Brianne Costa | May 11, 2015
Microfluidic biochips have a variety of applications and are valued for their low cost, fast response time, and high efficiency. In the paper “Design and Simulation of High-Throughput Microfluidic Droplet Dispenser for Lab-on-a-Chip Applications”, which was presented at the COMSOL Conference 2014 Boston, researchers designed a microfluidic biochip with an analog-to-digital converter. They used COMSOL Multiphysics software to understand the mechanism of the device and verify its function.
Bridget Cunningham | April 27, 2015
Over the years, the development of sensor technology has enabled more accurate measurements of fluid flow. One such device is the thermal flow sensor. This instrument is valued for its simple design and implementation as well as its high degree of accuracy. Using COMSOL Multiphysics, a team of researchers from the University of Cambridge designed a 3D model to analyze the dynamics of a thermal flow sensor, a component of a flow meter.
Brianne Costa | April 3, 2015
As the burning of fossil fuels becomes a more pressing issue, manufacturers are introducing more fuel efficient cars to the market. One main contributor to fuel burn is the car’s aerodynamic drag. Complexly shaped, cars are very challenging to model and it’s difficult to quantify the aerodynamic drag computationally. The Ahmed body is a benchmark model widely used in the automotive industry for validating simulation tools. The Ahmed body shape is simple enough to model, while maintaining car-like geometry features.
Brianne Costa | March 24, 2015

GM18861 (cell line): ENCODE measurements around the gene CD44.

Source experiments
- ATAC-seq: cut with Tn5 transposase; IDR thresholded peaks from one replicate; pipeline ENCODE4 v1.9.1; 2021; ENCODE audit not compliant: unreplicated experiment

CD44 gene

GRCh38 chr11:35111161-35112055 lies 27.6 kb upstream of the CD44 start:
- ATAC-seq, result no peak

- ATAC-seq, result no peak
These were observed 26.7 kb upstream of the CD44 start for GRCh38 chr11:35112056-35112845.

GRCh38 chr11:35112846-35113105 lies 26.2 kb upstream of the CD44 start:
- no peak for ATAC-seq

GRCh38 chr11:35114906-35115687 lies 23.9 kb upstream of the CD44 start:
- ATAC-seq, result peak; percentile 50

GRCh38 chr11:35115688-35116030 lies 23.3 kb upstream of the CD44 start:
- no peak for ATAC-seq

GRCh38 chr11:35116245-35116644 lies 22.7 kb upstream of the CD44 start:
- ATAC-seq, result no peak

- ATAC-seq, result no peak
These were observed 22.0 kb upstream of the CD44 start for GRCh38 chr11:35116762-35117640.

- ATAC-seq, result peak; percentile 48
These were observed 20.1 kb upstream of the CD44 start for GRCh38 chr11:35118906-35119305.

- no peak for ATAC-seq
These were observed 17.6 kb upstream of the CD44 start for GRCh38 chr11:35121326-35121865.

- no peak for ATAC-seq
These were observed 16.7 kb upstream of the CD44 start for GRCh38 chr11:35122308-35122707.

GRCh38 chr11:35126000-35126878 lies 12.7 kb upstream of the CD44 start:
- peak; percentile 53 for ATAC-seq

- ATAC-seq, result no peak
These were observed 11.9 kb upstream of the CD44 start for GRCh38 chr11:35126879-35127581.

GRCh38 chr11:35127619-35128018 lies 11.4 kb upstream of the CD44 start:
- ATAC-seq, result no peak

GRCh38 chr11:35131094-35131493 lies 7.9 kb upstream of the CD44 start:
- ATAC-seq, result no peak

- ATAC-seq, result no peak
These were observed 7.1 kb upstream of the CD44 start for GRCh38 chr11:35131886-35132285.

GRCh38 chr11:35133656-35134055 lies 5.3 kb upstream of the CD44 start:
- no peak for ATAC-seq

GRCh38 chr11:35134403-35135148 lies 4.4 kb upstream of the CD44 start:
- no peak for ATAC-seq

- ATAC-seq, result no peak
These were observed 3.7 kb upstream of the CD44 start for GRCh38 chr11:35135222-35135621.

Try pouring some wine into a glass. Don’t drink it yet — this is a scientific experiment. When you hold up your glass, you’ll see what look like teardrops running down the sides. These tears of wine are caused by the Marangoni effect, which describes a mass transfer along the surface of two fluid phases caused by surface tension gradients along the interface between the two phases (for example liquid and vapor).
Fabrice Schlegel | January 30, 2015
Journal bearings are lubricated components that support a rotating shaft. Cavitation affects the performance of these bearings and must be considered during the design stage. Here, I’ll explain what journal bearings are and why predicting cavitation is important, as well as share an industry example with you.
Bjorn Sjodin | January 23, 2015
How can you use an electric field to control the movement of electrically neutral particles? This may sound impossible, but in this blog entry, we will see that the phenomenon of dielectrophoresis (DEP) can do the trick. We will learn how DEP can be applied to particle separation and demonstrate a very easy-to-use biomedical simulation app that is created with the Application Builder and run with COMSOL Server™.
Fabrice Schlegel | April 7, 2015
Bridget Cunningham | April 2, 2015
Brianne Costa | March 23, 2015
Behind the wheel of a car is not the ideal place to discover that the steering wheel is defective. That’s why special precautions are taken during the manufacturing process. The carefully controlled cooling of an injection mold ensures that whatever the product may be, its standards are up to par. Here, we use the Non-Isothermal Pipe Flow interface with the Heat Transfer in Solids interface to study the cooling path of an injection mold for a polyurethane car steering wheel.